The Outsourcing Manager, the Unbiased Consultant–and the End Result

By Joe Trdinich

On the one hand, there are similarities.

The most critical aspects of both the successful outsourcing manager and the successful consultant are to listen and to observe.  Both must fight the urge to offer solutions before fully understanding the problem.   As you get into the fact-gathering stage of the project, consultants must listen effectively to glean all of the data and all sources of the problem.

However, conflicting roles and needs are the biggest differences between acting in the consultancy role versus the outsourcing vendor.  No matter how much the outsourcing vendor says and acts as if they are in the role of making decisions for the betterment of the client, the true role of the outsourcing vendor is to improve the financial performance and status of that vendor.

There is no such conflict with the unbiased consultant.  By conducting yourself with the highest ethical behavior, the consultant must always ask what contribution is being delivered to the client’s business.  By keeping this at the forefront of the consultant’s decision making, the consultant builds long term credibility with the client and adds to the overall reputation of the consultancy.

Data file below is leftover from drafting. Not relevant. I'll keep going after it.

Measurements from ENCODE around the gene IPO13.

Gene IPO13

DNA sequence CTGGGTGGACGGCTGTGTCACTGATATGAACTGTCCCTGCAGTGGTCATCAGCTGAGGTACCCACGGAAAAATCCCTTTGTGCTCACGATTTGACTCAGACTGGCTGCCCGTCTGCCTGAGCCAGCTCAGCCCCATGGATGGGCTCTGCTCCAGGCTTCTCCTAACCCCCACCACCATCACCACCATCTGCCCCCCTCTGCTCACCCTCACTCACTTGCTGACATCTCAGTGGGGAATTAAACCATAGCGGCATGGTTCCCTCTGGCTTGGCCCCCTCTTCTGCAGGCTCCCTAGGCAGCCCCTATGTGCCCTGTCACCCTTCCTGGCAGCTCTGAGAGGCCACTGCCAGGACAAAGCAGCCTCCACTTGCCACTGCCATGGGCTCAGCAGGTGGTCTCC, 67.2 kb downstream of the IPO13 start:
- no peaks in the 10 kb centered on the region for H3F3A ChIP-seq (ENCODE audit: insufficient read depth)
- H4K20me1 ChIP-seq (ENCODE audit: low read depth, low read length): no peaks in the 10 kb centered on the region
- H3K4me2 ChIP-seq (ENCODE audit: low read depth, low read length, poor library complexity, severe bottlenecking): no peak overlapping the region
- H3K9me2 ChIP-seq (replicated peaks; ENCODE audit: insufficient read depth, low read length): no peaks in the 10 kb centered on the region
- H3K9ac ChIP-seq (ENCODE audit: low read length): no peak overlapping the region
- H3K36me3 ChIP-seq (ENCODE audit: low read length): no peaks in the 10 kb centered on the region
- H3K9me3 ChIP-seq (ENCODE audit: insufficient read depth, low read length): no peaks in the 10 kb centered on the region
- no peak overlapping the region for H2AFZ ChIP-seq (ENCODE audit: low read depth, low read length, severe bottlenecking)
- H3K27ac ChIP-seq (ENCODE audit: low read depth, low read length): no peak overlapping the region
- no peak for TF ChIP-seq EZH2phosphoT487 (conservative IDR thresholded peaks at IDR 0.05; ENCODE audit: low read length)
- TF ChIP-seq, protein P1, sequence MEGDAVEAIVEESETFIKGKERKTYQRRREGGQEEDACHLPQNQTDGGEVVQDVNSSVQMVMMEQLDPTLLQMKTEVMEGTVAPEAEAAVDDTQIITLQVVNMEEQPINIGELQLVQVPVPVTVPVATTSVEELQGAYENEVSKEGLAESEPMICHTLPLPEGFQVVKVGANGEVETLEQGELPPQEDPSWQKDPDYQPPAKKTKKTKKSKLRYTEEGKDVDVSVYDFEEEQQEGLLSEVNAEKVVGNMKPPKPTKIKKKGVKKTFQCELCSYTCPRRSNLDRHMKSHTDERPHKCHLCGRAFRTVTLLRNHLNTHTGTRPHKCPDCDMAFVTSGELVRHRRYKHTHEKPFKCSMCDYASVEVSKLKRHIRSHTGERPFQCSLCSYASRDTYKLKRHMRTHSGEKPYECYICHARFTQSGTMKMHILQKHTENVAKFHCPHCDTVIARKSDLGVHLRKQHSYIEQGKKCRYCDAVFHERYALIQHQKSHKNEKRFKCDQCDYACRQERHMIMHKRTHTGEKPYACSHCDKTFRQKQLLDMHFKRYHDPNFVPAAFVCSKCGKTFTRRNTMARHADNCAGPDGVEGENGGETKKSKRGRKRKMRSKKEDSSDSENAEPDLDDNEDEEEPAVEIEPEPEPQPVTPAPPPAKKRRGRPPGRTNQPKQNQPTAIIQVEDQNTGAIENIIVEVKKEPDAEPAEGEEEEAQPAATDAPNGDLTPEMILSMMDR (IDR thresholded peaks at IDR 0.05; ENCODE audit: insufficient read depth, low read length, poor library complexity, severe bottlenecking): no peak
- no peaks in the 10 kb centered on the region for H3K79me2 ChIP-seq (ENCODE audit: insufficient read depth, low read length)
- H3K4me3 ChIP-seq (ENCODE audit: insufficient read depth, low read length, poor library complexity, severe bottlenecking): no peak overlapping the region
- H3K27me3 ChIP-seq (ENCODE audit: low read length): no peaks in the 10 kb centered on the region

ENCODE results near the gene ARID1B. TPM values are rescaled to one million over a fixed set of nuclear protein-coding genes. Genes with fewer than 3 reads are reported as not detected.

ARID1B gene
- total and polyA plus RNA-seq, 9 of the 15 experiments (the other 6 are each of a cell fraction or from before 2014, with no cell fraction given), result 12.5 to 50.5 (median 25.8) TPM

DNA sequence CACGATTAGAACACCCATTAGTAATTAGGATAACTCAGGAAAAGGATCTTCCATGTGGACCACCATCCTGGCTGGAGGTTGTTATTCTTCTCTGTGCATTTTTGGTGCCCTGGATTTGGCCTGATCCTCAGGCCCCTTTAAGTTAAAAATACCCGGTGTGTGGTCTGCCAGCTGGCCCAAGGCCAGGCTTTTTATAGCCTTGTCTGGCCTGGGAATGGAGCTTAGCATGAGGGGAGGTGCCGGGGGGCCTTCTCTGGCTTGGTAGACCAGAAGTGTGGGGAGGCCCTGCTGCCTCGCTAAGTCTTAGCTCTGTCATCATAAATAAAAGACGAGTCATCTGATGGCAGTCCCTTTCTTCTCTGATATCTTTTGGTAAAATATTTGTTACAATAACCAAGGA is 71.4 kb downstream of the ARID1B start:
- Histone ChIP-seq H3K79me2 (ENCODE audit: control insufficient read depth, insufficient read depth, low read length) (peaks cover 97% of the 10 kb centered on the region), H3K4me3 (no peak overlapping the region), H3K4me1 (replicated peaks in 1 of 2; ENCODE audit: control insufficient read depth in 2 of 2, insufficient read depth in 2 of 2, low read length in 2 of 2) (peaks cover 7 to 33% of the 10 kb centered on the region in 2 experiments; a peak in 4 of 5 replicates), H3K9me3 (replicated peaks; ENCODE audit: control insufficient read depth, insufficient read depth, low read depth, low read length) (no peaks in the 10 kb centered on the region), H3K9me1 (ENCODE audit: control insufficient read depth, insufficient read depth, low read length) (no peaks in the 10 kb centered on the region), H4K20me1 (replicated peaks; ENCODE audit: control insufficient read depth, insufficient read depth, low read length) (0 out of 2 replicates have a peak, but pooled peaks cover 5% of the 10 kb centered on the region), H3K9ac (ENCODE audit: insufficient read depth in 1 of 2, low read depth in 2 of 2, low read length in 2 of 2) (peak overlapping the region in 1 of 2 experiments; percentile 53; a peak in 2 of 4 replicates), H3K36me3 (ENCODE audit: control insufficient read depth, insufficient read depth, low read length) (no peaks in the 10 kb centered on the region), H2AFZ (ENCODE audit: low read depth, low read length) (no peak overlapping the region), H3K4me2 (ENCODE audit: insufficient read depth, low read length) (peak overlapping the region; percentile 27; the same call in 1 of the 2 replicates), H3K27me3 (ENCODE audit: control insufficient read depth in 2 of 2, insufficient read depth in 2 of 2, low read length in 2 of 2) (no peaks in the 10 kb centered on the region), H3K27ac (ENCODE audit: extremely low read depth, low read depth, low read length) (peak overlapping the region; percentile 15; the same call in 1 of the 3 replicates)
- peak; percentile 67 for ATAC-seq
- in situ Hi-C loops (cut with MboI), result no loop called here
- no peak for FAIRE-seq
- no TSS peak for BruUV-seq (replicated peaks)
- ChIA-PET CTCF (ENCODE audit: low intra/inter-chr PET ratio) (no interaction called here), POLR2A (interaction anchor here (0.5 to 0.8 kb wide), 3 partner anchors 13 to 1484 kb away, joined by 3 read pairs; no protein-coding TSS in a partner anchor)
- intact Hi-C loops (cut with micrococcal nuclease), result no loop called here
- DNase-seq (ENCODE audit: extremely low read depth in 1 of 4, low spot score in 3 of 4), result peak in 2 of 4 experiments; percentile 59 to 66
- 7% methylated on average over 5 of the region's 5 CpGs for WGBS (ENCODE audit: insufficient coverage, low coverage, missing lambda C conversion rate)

Clients hire an outsourcing vendor to provide a service or services that they don’t believe they are equipped to handle themselves.    If the quality diminishes or the value is eroded, the firm may then use a consultant to determine how best to proceed.  At this point the client is asking for much needed objectivity, knowledge, and innovation, with all of those attributes focused on the firm.   Once again, your conduct as a consultant must be laser-focused on your client, with all of your knowledge and energy directed at resolving the problem they hired you to fix.

The largest difference in the roles of outsourcing manager and consultant is the end result.  As an unbiased consultant, all of the energy, knowledge and creativity is delivered on behalf of the client.   There is no conflict, no “serving of two masters”.  Total objectivity in your analysis and recommendation is directed at solving the clients’ issue.   A small difference in the two, but one that is critical in the minds of the client.  They expect you to have the knowledge and skills to solve their problem and they expect all your decisions to assist in the solution.  For the person who appreciates customer service, the consultant role can be, and is, a rewarding position on both sides.